Seminal African sporting events, from the anti-colonial campaigns of the Algerian FLN football team in the late-1950s to Abebe Bikila’s gold medal performance at the 1960 Rome Olympics to Muhammad Ali’s victory over George Foreman in Zaire in 1974, have been central to histories of African political liberation and cultural reclamation, connecting the continent in important ways. Sporting achievements have also played important roles in pan-African and diasporic projects for post-colonial national development, national and transnational movements for liberation, and individual and familial social mobility.
Morocco is the first African and Arab team to advance to the semi-finals of the World Cup. The team’s victory against Portugal in the quarterfinals of the tournament surfaced strong pan-African and pan-Arab sentiments across the continent and throughout the diaspora. Headlines carried banners proclaiming Morocco as “carrying Africa’s hopes.” Supporters attending the match noted the historic nature of the victory for Morocco and the continent as a whole, with one fan, draped in the Moroccan flag, telling a pool of reporters, “This is history. The first time Africa is qualifying for the semifinal.” Fans, continental leaders, and former soccer stars celebrated the victory as an African and Arab achievement. Likewise, Moroccan head coach Walid Regragui noted the inspiring impact that a unified crowd had on the team, telling reporters, “That energy from the Arab and African crowd pushed us.”
Sentiments such as these are not outliers in the histories of African sport—often a driver of national and regional unity on the continent, linking regions that observers view as disparate and disconnected.
Morocco’s victories and the responses to it both parallel and provide insight into patterns that are transforming the region and continent. In North Africa, the last decade has seen a shift in both national politics and local movements that are increasingly emphasizing a “pivot” to Africa in the form of Amazigh cultural movements and increased attention to the legacies of trans-Saharan slavery and anti-black racism in the region. At the same time, while Morocco’s victory was followed by public shows of support for Palestine (despite Morocco recently normalizing ties with Israel), as William Shoki points out, similar displays championing the cause of the Sahrawi Arab Democratic Republic have been noticeably absent. In the diaspora, as African immigration trends have increased rapidly during the last three decades, soccer migrations have come to reflect larger patterns, with labor relations and family connections playing central roles in African soccer players’ decisions on where to play and which national teams to represent.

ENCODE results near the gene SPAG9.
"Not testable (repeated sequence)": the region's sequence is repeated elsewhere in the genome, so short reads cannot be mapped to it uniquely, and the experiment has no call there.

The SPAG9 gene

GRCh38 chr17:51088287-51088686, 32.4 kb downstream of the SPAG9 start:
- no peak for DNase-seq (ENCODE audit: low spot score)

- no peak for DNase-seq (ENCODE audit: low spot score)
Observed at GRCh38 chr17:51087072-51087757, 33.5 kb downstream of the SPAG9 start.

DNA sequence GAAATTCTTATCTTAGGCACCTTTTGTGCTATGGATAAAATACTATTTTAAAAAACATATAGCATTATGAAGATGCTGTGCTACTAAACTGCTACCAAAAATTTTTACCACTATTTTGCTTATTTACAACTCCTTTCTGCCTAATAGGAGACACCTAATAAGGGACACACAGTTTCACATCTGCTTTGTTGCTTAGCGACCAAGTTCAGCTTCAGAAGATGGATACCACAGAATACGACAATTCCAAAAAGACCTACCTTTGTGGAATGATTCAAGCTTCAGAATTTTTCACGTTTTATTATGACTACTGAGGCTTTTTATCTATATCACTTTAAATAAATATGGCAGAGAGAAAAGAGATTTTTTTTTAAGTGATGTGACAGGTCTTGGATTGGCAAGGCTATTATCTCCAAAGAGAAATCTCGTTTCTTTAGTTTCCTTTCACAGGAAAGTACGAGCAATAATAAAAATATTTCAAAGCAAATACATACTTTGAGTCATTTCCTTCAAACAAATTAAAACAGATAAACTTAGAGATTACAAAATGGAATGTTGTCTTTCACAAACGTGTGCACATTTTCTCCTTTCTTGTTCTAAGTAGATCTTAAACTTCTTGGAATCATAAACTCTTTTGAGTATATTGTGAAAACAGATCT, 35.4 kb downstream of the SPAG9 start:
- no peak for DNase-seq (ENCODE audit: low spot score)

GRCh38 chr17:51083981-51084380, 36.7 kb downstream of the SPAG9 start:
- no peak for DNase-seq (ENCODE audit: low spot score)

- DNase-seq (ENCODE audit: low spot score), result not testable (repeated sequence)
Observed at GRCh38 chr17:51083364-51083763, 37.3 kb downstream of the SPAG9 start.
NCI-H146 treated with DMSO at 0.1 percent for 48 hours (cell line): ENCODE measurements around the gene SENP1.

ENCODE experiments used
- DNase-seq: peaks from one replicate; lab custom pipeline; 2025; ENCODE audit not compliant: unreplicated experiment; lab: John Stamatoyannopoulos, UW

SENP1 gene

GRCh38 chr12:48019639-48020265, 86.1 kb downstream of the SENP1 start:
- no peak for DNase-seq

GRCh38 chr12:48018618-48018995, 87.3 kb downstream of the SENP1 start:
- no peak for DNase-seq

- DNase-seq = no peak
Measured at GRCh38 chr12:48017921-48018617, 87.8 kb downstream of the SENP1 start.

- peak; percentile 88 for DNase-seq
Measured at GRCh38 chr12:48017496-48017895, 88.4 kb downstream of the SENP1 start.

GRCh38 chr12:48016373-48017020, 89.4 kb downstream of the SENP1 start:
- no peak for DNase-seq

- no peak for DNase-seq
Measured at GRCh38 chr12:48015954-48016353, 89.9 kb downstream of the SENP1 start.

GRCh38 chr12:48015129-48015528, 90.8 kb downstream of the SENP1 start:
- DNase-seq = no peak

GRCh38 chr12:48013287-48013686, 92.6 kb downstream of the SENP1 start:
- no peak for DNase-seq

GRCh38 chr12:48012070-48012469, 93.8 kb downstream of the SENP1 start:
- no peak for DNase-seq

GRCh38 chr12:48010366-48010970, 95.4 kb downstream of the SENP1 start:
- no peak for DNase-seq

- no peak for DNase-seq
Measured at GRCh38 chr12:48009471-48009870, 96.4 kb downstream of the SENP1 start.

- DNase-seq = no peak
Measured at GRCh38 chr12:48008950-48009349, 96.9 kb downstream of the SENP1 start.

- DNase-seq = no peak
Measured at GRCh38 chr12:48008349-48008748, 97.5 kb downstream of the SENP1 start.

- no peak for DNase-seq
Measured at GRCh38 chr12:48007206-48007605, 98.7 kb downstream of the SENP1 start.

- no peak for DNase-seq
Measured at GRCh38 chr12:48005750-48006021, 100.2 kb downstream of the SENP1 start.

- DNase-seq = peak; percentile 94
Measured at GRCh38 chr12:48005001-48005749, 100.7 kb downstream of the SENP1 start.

As Africans and their descendants reshape the demographics of former colonial metropoles, Western soccer leagues and national teams have been transformed. In addition, African national teams have fielded more and more sides composed of foreign-born players. Indeed, African countries top the list of rosters including foreign-born players in this year’s World Cup, with 42% of the players competing for African sides being born in other countries. While Morocco leads the way, with 14 of the team’s 26 players born abroad, many of the continent’s soccer powers, including Senegal, Nigeria, Tunisia, Cameroon, and Ghana, have increasingly fielded teams composed of foreign-born players. Indeed, the first goal scored for an African side in this year’s World Cup (in the 73rd minute of Ghana’s group-play match against Portugal) was netted by André “Dede” Ayew. Importantly, kinship links and ancestral connections play a central role in these patterns, with all but one of the 55 foreign-born players for African nations qualifying as a result of ancestral links to their competitive countries of choice.
Such a heavy reliance on foreign-born players on the part of African nations demonstrates strong diasporic connections to African ancestral homelands. According to researcher Gijsbert Oonk, African countries are becoming increasingly “aware of the fact that there are many well-qualified soccer players from Morocco, for example, in the Netherlands, France, and Belgium. They are actively going after that to build their national teams. Those teams are built by true ethnic diaspora networks.” As Sean Jacobs has noted recently, African countries are realizing “the power of the diaspora” as a key driver in their international successes in soccer and other sports.
Such trans-continental and transnational relationships fostered through sport have provided Africans with valuable resources to push forward important projects of political liberation, social unification, cultural reclamation, and individual development. Perhaps most importantly, despite stubborn tropes about the continent as fractious and disconnected, shared responses to seminal sporting victories such as Morocco’s historic World Cup run highlight the interconnectedness of tens of millions of Africans from different racial, national, ethnic, and cultural backgrounds across the continent and the diasporas, highlighting the power of collective experiences as a resource to aid in projects aimed at “moving the center” of global structures of power and prestige.